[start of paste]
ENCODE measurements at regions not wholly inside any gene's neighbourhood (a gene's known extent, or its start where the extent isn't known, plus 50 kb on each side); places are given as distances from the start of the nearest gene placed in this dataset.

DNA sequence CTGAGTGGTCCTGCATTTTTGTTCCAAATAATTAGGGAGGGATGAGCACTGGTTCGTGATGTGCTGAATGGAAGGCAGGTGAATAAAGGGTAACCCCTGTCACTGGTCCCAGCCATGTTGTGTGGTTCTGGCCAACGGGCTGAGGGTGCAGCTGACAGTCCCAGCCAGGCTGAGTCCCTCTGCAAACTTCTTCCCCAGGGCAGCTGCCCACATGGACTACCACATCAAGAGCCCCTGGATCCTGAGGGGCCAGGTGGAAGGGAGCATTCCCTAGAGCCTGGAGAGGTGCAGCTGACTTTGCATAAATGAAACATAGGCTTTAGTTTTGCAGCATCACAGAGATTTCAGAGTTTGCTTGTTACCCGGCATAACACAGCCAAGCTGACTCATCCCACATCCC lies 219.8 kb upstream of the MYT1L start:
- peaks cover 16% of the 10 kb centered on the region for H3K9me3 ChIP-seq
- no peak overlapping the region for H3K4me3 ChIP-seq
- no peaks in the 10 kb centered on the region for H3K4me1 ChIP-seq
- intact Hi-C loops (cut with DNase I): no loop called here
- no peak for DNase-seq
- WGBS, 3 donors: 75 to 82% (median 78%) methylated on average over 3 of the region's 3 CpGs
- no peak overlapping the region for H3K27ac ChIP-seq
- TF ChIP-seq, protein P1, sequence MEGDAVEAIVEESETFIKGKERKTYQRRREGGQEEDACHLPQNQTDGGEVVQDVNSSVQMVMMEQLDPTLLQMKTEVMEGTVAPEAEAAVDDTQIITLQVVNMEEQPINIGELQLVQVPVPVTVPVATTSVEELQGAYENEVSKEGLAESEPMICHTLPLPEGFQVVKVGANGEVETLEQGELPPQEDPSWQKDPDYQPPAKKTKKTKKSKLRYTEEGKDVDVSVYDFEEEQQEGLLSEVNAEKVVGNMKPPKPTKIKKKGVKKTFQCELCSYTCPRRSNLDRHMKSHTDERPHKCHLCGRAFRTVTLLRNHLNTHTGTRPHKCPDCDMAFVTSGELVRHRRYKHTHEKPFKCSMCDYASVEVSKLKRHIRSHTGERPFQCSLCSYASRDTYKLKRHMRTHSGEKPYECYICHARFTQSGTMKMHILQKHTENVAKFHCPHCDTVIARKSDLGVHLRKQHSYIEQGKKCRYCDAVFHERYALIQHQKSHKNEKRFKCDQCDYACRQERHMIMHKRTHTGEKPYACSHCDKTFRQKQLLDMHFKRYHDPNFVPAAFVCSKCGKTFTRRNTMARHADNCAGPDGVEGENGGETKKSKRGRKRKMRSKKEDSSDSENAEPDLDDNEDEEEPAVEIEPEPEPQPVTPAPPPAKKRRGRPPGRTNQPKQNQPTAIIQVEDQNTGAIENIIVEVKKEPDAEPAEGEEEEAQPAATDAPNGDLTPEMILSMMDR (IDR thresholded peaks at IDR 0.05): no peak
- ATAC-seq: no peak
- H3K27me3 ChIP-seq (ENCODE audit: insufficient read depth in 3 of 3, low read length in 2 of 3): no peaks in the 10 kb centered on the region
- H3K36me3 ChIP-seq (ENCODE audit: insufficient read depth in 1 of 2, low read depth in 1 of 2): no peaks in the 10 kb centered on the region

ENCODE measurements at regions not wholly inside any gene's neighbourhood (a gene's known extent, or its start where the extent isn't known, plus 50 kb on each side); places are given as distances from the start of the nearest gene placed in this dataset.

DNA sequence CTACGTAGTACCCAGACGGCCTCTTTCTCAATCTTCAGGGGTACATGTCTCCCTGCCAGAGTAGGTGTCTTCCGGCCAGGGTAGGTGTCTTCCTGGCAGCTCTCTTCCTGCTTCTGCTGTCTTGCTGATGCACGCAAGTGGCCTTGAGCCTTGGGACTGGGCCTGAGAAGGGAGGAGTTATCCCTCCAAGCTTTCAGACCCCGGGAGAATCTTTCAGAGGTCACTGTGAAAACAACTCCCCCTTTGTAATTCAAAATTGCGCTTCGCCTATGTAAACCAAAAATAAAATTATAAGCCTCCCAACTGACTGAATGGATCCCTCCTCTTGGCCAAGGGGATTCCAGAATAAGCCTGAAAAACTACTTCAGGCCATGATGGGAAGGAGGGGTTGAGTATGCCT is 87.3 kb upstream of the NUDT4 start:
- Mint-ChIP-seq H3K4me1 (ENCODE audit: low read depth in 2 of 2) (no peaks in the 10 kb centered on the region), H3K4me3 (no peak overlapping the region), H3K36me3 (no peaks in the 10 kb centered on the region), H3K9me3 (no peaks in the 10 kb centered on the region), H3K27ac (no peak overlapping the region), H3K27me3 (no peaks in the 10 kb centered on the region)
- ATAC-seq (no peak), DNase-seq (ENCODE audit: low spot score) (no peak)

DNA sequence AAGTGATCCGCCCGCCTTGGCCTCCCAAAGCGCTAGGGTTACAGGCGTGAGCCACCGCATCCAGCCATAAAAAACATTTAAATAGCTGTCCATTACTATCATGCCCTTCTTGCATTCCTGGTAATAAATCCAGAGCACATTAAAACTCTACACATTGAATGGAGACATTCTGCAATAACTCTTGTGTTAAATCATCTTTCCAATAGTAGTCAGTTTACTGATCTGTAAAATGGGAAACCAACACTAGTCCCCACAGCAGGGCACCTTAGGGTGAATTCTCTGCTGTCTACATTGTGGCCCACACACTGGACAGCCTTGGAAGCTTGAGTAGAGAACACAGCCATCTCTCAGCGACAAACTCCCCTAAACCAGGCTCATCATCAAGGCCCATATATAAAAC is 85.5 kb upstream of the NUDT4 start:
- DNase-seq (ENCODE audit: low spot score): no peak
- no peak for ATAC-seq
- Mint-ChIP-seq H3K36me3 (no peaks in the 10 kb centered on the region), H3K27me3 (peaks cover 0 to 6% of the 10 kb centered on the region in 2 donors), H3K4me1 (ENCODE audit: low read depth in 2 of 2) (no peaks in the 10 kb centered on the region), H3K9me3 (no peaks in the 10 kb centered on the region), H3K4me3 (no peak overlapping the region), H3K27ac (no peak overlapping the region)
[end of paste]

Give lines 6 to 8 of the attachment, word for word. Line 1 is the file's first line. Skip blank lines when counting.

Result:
- intact Hi-C loops (cut with DNase I): no loop called here
- no peak for DNase-seq
- WGBS, 3 donors: 75 to 82% (median 78%) methylated on average over 3 of the region's 3 CpGs